Hail cripples massive solar farm, sparking resident concern about vulnerable ‘green’ tech

 By Thomas Catenacci 

An onslaught of hail in southeastern Texas that destroyed large portions of a massive solar farm is highlighting the perils of trading traditional power sources for vulnerable “green” alternatives and sparking concern about the potential for chemical leaks from the broken panels.

Aerial footage captured the significant damage suffered by the Fighting Jays Solar farm in Fort Bend County, Texas. The March 15 storm shattered hundreds of panels and prompted a nearby resident to question if the solar panels were leaking chemicals such as cadmium telluride, which is linked to serious health risks in humans.

“My concern is the hail damage that came through and busted these panels – we now have some highly toxic chemicals that could be potentially leaking into our water tables,” Needville resident Nick Kaminski told Fox affiliate KRIV-TV. “I have a family — two children and a wife. My neighbors have kids and a lot of other residents in the area who are on well water are concerned that the chemicals are now leaking into our water tables.”

The Fort Bend County Environmental Health Department is investigating the incident and the Texas Commission on Environmental Quality has also been contacted regarding any potential chemical contamination, Needville Mayor Chad Nesvadba told Fox News Digital. Fort Bend County officials didn’t respond to multiple requests for comment.

Rep. Troy Nehls, R-Texas, represents the community surrounding the solar farm and is engaged with those whose homes, businesses and property were destroyed by the storm, according to spokesperson Emily Matthews, who noted the incident underscores the importance of an “all-of-the-above” approach to energy policy.

“As far as solar farms being damaged where hail and tornadoes are common, those companies knowingly run the risk of building solar panel farms in these areas,” Matthews told Fox News Digital. “Events like this underscore the importance of having an all-of-the-above energy approach to meet our energy needs and showcase how our country cannot solely rely on or fully transition to renewable energy sources like this.”

Denmark-based Copenhagen Infrastructure Partners, the parent company of the Fighting Jays Solar project’s developer, AP Solar Holdings, confirmed the storm had taken out much of the farm, but there was currently no risk to the nearby community of chemical exposure.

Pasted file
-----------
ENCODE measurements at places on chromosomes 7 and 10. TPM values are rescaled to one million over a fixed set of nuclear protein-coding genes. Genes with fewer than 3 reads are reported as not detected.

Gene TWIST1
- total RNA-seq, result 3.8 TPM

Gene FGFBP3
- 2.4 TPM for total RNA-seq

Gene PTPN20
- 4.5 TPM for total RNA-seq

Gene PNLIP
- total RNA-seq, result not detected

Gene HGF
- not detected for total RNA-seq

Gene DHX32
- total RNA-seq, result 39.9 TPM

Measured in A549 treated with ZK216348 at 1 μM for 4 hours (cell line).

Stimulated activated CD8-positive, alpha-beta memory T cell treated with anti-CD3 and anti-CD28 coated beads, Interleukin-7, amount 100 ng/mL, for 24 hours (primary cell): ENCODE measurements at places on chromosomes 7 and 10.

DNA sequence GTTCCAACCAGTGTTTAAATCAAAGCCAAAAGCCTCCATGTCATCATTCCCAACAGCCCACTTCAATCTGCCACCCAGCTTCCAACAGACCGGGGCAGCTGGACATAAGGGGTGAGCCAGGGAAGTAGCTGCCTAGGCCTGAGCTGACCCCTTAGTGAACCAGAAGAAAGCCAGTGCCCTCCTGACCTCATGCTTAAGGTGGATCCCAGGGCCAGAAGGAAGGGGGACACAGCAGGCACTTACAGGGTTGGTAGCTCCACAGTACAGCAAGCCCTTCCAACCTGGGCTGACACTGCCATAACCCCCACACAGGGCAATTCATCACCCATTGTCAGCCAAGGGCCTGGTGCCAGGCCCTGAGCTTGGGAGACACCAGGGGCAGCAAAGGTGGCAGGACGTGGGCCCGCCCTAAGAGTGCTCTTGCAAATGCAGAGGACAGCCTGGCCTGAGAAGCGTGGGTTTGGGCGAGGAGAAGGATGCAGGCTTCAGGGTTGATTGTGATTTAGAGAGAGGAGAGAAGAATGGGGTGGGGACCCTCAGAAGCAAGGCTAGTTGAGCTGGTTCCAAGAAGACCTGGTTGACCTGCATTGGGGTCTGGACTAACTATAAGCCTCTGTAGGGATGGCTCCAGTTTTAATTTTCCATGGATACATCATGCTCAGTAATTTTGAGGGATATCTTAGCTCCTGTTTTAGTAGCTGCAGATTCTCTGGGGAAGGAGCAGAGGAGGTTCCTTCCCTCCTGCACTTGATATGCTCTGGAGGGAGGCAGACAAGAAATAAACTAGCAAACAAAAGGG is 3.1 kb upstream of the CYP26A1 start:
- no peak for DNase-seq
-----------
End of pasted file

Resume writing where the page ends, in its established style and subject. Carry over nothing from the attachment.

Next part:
“On March 15th, a hailstorm caused solar panel damage to Fighting Jays Solar, a 350 MW project located in Fort Bend County, Texas,” CIP told Fox News Digital in a statement. “We are currently assessing the extent of the impact of the storm on the generation of the project, while the plant continues to safely operate at a reduced capacity.”

It added: “The silicon-based panels contain no cadmium telluride and we have identified no risk to the local community or the environment.”

The Electric Reliability Council of Texas, which oversees the state’s power grid, said it was aware of the situation, but had not identified any grid reliability concerns. The Texas Public Utilities Commission added that it has yet to receive any reports about the incident.

Still, Daniel Turner, the executive director of energy watchdog group Power the Future, said the storm’s impact could foreshadow future threats to the U.S. power grid if the nation transitions to a heavy reliance on solar energy.

“There’s this enormous shell game happening by the Biden administration, by the environmental left, presenting wind and solar as perfectly green, clean, and carbon-neutral,” Turner told Fox News Digital. “They use all of these buzzwords. But they’re none of that and they also have enormous drawbacks. And it’s doing the American people a great disservice to obfuscate these very obvious shortcomings.”

He noted that, because solar panels are largely manufactured in China, the destruction of solar farms could be leveraged in geopolitical disputes between the U.S. and China.

“Why would we expect them to race to our aid when our grid is down nationwide, and they are the ones holding the goods that we need to get back up?” Turner said.

Read More From: For A Free America

Fighting Jays Solar came online in July 2022 and spans more than 3,000 acres, according to AP Solar Holdings. It is located about 40 miles from downtown Houston.

The destruction of the project, meanwhile, comes as the nation broadly races to replace existing fossil fuel power with green energy alternatives. But those plans have been criticized by experts who warn of those energy sources’ reliance on certain windy and sunny weather conditions.

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